Peter “Kid Chocolate” Quillin missed out on a title shot by not making weight for his Barclays Center bout, and then cost himself a victory by failing to capitalize on a fast start against champion Andy Lee.
“You can’t have the perfect story,” he said.
Quillin, a Downtown resident, knocked Lee down twice in the first three rounds with vicious power punches, but was out-boxed the rest of the way, according to the judges. Lee sent Quillin to the mat in the seventh and rallied for a draw in the co-main event of the first Premier Boxing Champions card broadcast on NBC from Barclays Center last Saturday night.
One judge scored the bout 113–112 for Quillin, another 113–112 for Lee and the last a 113-113 draw.
This paper scored the fight 113–112 in favor of Quillin, who returned to the ring after a year layoff.
“I trained like a champion,” Quillin said. “Unfortunately we got a walk and had to walk off with the draw.”
Even if Quillin (23–0–1, 22 knockouts) had won, he would not have gained the World Boxing Organization middleweight championship. He missed the 160-pound limit twice at 161.4 and then 160.6 pounds two hours later at the weigh in.
“I never had nothing like this happen,” Quillin said. “It’s something I am going to have to learn to deal with.”
Lee (34–2–1, 24 knockouts) began to rally after the sixth round. He dropped Quillin for the first time in his career in the seventh. He ultimately landed more punches and jabs than Quillin, and three less power punches, according to the Compubox stats.
Williamsburg’s Collazo makes quick work of Degollado: Luis Collazo heard the doubters after he lost to Amir Kahn nearly a year ago in a World Boxing Association International welterweight title fight. The 33-year-old Williamsburg native made sure to show them he wasn’t done yet in his first bout since the loss. Collazo earned a technical knockout victory over 26-year-old Chris Degollado at the 1:46 mark of the second round on the undercard of the April 11 Barclays Center fight night.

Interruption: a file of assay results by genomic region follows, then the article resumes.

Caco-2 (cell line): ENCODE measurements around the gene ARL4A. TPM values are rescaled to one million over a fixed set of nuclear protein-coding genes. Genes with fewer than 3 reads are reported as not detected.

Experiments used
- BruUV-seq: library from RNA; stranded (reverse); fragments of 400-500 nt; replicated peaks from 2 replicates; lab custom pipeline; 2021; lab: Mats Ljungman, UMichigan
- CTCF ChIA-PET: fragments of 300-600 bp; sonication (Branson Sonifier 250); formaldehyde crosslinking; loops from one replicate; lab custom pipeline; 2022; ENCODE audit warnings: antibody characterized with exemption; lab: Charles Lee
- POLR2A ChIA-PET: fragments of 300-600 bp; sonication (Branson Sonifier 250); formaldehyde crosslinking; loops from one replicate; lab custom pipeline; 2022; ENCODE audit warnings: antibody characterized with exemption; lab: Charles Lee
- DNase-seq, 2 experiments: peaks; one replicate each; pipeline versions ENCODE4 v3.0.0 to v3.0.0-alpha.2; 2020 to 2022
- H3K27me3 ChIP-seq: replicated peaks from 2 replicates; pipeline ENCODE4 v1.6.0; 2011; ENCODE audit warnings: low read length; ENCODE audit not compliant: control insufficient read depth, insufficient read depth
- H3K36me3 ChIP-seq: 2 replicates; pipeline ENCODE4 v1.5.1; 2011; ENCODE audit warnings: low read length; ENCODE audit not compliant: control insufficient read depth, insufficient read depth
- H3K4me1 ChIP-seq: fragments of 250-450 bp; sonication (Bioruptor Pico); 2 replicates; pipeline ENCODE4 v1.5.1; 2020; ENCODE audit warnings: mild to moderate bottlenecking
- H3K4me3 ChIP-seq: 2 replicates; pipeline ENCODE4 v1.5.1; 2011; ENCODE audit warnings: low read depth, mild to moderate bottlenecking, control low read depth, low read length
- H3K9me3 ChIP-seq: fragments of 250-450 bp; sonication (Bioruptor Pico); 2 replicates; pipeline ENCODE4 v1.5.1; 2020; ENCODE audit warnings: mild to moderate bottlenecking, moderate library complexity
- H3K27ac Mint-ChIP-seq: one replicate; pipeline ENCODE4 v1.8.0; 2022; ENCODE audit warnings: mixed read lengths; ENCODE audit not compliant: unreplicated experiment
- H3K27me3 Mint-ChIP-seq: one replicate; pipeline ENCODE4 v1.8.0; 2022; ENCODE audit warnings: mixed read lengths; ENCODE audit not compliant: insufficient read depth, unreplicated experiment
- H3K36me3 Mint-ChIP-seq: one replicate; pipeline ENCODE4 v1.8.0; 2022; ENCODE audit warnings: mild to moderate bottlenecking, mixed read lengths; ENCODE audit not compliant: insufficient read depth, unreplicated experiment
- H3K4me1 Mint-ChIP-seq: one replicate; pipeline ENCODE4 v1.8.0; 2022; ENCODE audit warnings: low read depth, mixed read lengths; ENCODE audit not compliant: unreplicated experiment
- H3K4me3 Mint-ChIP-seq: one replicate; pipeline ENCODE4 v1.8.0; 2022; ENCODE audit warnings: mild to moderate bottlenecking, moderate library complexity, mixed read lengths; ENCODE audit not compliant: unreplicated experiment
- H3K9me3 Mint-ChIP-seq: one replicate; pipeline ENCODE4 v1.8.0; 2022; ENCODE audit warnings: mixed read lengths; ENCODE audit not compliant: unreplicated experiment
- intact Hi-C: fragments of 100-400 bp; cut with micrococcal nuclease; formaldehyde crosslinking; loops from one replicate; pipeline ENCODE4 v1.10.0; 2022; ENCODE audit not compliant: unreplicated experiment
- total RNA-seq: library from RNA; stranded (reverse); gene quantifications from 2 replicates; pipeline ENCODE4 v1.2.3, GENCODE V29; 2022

“A lot of media said I was finished already, so I might be he weakest link in the welterweight division,” Collazo said with smile. “I’m here.”
He hurt Delgollado (12–5-0 10 knockouts) with a strong left hook before punching him into the corner. From there Collazo (36–6–0, 19 knockouts) landed a stiff right before another left hook. A left uppercut eventually forced a stop to the fight. Collazo said he took so much time away to see if he still had the fire to compete. He decided he does, and wants to get back to being considered a title contender again.
“All the top guys,” Collazo said. “I don’t call anyone out. All the top guys who want to fight me, I’m here.”
Hardy dejected after no-contest: Gerritsen Beach native Heather “The Heat” Hardy remained undefeated, but she did not earn a victory in her World Boxing Council International super-bantamweight bout with Renata Domsodi (12–6, 5 knockouts). The fight was ruled a no-contest after an accidental head butt opened up a nasty cut over Domsodi’s eye late in the third round.
The ringside physician halted the contest at the 1:57 mark of the third and it was called a no-contest because the match had not gone a full four rounds. Hardy (12–0, 2 knockouts) said she ducked too low and Domsodi came forward too strong. As soon as she saw the blood she knew there could be an issue.
“There is that, ‘Are you kidding me?’ ” Hardy said.
A discouraged Hardy said that calling her mood “disappointed” would be the understatement of the year. She was in total control of the fight and was ahead in points through two rounds. Hardy believed Domsodi could have continued if she wanted to.
“I felt like I had her to the point where she was going down, and then that head butt and 10 seconds to finish the round she quit,” Hardy said.
Sunset Park welterweight Gabriel Bracero fell via unanimous decision to Felix Diaz in the final fight of the night in his first appearance at Barclays Center.